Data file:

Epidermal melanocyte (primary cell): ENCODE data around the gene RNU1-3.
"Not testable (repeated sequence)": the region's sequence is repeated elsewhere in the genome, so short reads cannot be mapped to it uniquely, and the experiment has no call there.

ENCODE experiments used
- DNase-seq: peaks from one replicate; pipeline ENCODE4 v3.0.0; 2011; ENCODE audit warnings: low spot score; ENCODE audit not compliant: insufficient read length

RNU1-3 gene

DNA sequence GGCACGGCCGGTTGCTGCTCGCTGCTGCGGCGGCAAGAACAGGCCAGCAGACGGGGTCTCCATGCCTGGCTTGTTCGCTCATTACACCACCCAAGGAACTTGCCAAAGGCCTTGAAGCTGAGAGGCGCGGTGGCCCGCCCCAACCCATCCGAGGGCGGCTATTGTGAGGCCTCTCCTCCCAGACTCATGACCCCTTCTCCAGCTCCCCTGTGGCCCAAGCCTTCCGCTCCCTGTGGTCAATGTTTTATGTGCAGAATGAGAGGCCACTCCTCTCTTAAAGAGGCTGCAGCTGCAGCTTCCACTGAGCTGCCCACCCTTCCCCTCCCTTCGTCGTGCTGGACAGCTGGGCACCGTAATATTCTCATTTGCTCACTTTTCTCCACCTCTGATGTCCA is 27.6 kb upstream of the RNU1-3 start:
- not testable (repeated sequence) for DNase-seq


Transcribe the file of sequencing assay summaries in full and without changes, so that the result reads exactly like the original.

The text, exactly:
Epidermal melanocyte (primary cell): ENCODE data around the gene RNU1-3.
"Not testable (repeated sequence)": the region's sequence is repeated elsewhere in the genome, so short reads cannot be mapped to it uniquely, and the experiment has no call there.

ENCODE experiments used
- DNase-seq: peaks from one replicate; pipeline ENCODE4 v3.0.0; 2011; ENCODE audit warnings: low spot score; ENCODE audit not compliant: insufficient read length

RNU1-3 gene

DNA sequence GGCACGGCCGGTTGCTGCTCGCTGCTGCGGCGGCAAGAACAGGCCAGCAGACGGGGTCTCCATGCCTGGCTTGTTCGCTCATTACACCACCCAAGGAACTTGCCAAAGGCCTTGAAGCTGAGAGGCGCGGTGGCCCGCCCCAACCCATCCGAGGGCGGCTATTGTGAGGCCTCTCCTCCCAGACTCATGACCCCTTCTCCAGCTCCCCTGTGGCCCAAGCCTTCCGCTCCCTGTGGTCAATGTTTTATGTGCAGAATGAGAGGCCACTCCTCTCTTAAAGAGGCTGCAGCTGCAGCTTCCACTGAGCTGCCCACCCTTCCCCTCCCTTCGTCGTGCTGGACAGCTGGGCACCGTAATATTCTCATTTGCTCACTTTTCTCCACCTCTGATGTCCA is 27.6 kb upstream of the RNU1-3 start:
- not testable (repeated sequence) for DNase-seq